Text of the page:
There are five species of hawks commonly found across Virginia, and each depends on a slightly different habitat for its existence. As top predators in the food chain, these raptors, or birds of prey, collectively eat almost any available reptile, amphibian, bird, mammal or insect. It is important to understand that management for hawks is basically just management for hawk food. In some cases there may be a conflict if the two subjects are both management priorities, as in the case of large hawks and many small game species, such as rabbits or quail.
Although all of our birds of prey are migratory to some extent, we still have representatives present in Virginia year round. Some of the species in Virginia are not doing as well as others because certain types of land uses tend to favor some raptor species over others. Following is a breakdown of the different species and their life history attributes that should be considered when managing field and forest.
Probably our most easily recognized raptor is the red-tailed hawk locally known as chicken hawk. It is the large hawk commonly seen along roadsides. The red-tail has increased in number in the past decade largely due to the increase in open land, whether by clearcutting, agriculture, or road and powerline construction. It forages primarily on small mammals, but will take snakes and other reptiles as well as birds. Young rabbits are occasionally taken, but quail are seldom taken by red-tails. Most of its hunting is done from a perch overlooking areas of short vegetation. As a result it benefits from perch trees left along roadsides, open fields, or cleared areas. They nest in large hardwood or pine trees typically in upland forests or woodlots, and almost always in a very secluded area.
The red-shouldered hawk, slightly smaller and considerably darker than the red-tail, is more at home in low-lying areas. It too, forages primarily on small mammals such as voles and mice, but also takes many reptiles, amphibians, and even insects. Birds are only occasionally taken. The red-shouldered hawk hunts about equally from stationary perches as well as on the wing, dropping down to pounce on unsuspecting prey. It tends to favor floodplain forests, swamps, and other low-lying areas both for hunting and nesting. The red-shouldered benefits from large bottomland forest tracts with occasional open areas. It typically nests in the crotch of large hardwoods, and tends to be quite tolerant of nearby human activity. Conservation of bottomland forest habitats will ensure the future of this species.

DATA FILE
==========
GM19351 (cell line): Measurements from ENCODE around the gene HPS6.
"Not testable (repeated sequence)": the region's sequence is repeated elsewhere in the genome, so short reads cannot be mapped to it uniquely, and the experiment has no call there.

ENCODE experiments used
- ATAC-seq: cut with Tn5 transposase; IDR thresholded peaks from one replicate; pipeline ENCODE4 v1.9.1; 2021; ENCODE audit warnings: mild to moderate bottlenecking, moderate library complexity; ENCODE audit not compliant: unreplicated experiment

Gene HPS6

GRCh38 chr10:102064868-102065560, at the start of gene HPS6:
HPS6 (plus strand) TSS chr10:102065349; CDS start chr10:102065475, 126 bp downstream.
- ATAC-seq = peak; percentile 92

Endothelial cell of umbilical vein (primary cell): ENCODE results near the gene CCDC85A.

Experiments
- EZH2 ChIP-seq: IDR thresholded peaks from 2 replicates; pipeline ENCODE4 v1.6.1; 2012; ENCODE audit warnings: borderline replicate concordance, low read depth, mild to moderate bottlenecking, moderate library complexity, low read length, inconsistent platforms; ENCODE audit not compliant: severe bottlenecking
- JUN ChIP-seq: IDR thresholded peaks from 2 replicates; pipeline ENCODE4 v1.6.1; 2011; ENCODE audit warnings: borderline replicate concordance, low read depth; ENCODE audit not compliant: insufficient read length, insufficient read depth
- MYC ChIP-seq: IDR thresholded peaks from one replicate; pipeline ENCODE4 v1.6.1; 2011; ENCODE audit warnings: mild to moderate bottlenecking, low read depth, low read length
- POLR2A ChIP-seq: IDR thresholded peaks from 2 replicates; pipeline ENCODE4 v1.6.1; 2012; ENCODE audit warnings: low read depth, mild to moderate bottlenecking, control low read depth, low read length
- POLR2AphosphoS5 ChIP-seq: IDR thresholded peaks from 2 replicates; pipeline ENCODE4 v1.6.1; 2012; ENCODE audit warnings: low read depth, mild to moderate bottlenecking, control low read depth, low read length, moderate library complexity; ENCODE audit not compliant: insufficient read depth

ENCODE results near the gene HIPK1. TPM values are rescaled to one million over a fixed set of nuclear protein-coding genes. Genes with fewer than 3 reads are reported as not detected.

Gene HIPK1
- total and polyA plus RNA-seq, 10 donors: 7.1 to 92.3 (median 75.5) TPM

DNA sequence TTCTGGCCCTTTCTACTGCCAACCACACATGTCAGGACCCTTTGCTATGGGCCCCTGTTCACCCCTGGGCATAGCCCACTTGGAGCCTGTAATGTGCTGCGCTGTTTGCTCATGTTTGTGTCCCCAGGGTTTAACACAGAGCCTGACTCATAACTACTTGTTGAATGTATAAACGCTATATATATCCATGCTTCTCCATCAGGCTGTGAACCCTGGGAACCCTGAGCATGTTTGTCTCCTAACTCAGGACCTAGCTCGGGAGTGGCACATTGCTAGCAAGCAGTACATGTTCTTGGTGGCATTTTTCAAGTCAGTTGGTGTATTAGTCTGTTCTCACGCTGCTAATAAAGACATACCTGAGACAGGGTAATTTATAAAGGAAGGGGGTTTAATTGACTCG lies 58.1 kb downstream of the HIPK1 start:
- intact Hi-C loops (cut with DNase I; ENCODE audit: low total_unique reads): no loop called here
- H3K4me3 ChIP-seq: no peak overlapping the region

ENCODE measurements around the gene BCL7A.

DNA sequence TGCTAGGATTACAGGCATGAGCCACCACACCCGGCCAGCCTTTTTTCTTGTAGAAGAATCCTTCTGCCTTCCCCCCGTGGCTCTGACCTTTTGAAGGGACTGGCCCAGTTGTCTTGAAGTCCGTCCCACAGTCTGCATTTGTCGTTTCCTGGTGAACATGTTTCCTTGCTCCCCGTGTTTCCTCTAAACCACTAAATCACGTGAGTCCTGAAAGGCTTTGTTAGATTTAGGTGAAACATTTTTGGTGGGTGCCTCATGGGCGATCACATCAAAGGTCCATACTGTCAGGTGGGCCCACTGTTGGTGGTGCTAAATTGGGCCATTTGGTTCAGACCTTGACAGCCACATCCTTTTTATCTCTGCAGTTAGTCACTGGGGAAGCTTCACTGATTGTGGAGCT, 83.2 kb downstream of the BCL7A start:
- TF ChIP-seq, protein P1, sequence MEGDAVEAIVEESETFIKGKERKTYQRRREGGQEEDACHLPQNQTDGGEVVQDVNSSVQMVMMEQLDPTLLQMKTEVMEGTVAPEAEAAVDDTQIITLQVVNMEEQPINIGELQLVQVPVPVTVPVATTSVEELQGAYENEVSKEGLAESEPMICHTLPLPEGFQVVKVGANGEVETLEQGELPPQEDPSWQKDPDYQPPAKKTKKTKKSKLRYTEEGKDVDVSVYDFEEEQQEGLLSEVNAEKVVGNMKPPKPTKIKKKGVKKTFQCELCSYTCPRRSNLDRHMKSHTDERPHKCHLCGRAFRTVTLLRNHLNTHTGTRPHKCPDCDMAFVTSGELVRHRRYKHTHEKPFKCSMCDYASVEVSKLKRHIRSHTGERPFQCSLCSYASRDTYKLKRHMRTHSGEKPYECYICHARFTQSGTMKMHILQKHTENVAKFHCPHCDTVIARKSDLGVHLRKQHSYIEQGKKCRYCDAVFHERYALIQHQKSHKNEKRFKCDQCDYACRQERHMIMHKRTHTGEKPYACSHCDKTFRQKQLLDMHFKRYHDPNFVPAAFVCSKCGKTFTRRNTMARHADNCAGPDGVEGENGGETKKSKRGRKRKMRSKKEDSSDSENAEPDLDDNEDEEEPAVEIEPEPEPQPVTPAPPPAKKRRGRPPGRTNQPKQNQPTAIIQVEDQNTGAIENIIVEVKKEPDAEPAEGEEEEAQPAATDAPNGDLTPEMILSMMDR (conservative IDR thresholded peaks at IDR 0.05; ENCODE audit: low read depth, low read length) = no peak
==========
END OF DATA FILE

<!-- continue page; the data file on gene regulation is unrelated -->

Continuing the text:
The Cooper's Hawk is a different type of hawk than the above raptors. It is called an accipiter, identified by its short, rounded wings and long tail. These features allow it to be extremely quick and agile in flight. As a result, it hunts frequently on the wing, and the majority of its prey items are birds taken in flight. Only occasionally does it take mammals. Particularly in the spring and fall, during migration, Cooper's hawks can be dangerous for quail or even young grouse. They inhabit deciduous and mixed forests, woodlots, and forest patches associated with openings. They tend to nest in more mature forests with a developed understory, but usually prefer to be near edges or openings. This species is declining in Virginia.
Like a miniature Cooper's Hawk, the sharp-shinned hawk is also an accipiter, only smaller. So it too, feeds primarily on birds, just those of a smaller variety many of which are songbirds. It favors more open areas, hedgerows, and wooded strips for hunting where it takes birds by surprise as they move from cover to feed. Unlike the Cooper's hawk, sharp-shins prefer more coniferous forests for nesting, and are more commonly found nesting in the mountains and upper piedmont, often associated with water. This species benefits from strip plantings, clearcuts, hedgerows, and other practices that generate a diversity of cover heights where it can take small birds by surprise.
- It should be noted that hungry Cooper's hawks, and sharp-shinned hawks have a habit of adopting neighborhood bird feeders as a dependable food source in winter.
The sparrow hawk, also known as kestrel, is the small, mourning dove-sized hawk seen sitting on telephone and power lines along roadsides across the state, especially in winter. Due to its small size, this raptor dines primarily on small mammals and insects. It will also take snakes, lizards, and small birds. Kestrels readily make use of manmade perches such as power lines from which they scan for food. They also frequently hover in place to scrutinize movements on the ground below. Kestrels depend on open grassy or pasture type habitats to locate food. The decrease in these habitats has forced this species to increasingly hunt road shoulders and medians. Unlike the other hawks, kestrels nest in cavities. They will respond to nest boxes if placed near adequate foraging sites. Managing for sparrow hawks would involve maintaining pastureland or low vegetation areas with suitable perches and available cavities for nest sites.